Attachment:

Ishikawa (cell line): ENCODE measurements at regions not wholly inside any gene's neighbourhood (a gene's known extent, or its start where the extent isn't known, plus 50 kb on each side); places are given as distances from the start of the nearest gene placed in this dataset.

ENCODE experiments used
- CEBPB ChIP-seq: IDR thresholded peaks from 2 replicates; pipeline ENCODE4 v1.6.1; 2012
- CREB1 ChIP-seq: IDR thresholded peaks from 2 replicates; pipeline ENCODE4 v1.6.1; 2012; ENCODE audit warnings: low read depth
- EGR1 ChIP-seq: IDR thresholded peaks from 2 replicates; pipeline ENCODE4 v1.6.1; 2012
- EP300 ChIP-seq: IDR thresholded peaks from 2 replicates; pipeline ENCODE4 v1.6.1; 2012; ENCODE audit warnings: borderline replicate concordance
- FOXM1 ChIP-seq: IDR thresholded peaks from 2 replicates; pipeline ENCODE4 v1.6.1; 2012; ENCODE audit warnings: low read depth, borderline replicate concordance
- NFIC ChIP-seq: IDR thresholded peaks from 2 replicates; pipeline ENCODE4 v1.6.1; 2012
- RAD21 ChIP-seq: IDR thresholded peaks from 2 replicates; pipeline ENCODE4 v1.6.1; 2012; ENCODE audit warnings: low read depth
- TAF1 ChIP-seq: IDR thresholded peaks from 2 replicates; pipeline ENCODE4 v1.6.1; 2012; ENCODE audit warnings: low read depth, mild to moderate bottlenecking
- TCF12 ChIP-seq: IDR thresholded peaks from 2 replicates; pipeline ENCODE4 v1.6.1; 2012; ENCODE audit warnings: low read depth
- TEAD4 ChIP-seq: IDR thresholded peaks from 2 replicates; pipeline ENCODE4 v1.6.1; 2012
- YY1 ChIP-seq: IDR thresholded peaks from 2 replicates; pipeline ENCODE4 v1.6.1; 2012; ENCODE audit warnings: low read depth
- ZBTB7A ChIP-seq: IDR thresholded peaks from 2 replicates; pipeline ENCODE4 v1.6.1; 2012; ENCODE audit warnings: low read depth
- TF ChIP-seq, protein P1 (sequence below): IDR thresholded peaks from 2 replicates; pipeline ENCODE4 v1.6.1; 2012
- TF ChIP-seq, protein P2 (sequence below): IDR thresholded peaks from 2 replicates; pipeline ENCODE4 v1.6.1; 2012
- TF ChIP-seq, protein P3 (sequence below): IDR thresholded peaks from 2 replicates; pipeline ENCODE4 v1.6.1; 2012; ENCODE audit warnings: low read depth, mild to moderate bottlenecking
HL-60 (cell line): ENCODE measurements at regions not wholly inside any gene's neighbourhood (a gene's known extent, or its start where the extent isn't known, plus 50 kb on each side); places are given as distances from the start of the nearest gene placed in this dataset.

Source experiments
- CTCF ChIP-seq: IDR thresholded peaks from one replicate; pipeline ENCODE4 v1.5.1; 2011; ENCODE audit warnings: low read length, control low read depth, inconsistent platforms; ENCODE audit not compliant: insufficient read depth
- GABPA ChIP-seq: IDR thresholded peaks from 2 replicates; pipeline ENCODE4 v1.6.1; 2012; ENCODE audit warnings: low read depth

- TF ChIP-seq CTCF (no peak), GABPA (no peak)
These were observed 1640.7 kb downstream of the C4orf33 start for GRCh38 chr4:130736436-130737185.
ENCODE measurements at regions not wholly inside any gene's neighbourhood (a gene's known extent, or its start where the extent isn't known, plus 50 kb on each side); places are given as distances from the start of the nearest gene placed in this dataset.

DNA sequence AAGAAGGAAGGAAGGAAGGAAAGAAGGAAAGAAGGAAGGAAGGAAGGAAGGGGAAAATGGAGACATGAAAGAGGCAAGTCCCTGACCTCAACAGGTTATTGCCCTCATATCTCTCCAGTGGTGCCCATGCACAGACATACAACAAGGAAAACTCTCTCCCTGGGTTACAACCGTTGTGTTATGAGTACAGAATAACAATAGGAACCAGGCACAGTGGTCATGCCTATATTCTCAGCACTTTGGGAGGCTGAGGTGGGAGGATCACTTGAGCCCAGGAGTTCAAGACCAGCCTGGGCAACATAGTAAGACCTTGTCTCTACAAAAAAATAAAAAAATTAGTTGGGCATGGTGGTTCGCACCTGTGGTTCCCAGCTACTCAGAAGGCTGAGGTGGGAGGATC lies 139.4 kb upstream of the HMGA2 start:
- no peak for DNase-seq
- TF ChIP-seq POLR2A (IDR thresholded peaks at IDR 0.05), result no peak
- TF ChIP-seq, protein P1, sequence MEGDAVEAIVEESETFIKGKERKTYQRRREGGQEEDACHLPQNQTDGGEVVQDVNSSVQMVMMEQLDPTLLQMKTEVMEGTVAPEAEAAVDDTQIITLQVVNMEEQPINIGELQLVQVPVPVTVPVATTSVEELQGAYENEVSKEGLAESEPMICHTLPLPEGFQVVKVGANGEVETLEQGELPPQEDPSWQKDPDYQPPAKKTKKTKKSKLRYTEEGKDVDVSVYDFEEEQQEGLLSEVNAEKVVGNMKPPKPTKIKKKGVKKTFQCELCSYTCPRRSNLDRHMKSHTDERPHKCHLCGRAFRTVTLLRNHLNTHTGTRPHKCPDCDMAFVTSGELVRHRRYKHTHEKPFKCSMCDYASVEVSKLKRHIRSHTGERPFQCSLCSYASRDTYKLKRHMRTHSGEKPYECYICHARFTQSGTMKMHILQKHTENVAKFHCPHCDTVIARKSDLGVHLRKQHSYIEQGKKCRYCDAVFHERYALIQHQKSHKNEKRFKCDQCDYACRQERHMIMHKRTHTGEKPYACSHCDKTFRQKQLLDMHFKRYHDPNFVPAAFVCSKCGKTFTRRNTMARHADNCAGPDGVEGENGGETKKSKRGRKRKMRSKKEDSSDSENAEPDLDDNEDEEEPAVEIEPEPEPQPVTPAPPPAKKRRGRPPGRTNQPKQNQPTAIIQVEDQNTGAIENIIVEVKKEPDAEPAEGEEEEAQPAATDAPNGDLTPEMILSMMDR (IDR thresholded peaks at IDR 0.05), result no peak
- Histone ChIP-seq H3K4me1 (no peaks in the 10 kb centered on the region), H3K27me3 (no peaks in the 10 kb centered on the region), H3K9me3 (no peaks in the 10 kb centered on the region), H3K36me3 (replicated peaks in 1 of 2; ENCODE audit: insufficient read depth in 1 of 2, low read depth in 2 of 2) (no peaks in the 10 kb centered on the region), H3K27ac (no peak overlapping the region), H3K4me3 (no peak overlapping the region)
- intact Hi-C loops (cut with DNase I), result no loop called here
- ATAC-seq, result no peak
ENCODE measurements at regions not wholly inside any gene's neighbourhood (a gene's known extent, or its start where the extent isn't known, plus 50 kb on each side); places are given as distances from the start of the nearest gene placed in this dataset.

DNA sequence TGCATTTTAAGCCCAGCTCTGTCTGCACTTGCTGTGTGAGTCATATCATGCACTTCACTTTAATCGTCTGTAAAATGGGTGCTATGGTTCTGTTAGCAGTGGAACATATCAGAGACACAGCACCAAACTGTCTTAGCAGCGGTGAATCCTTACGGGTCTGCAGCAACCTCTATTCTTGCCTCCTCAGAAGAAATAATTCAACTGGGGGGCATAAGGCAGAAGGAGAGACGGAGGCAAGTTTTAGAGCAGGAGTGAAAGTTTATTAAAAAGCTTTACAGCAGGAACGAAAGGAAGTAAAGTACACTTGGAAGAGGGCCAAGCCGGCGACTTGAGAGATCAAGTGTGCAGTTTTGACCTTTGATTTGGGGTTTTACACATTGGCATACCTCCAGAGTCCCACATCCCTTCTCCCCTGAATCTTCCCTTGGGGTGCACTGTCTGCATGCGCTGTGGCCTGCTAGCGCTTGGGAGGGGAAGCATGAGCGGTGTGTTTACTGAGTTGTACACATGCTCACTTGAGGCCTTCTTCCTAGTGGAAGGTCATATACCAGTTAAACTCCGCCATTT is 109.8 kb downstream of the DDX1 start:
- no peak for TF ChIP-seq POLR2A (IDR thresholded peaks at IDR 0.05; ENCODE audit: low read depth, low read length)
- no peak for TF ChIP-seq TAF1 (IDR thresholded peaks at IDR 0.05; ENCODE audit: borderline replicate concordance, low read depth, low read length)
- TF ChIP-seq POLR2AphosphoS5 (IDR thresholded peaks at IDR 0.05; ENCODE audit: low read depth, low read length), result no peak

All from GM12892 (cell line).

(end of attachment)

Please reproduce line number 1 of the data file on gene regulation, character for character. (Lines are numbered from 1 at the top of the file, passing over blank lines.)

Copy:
Ishikawa (cell line): ENCODE measurements at regions not wholly inside any gene's neighbourhood (a gene's known extent, or its start where the extent isn't known, plus 50 kb on each side); places are given as distances from the start of the nearest gene placed in this dataset.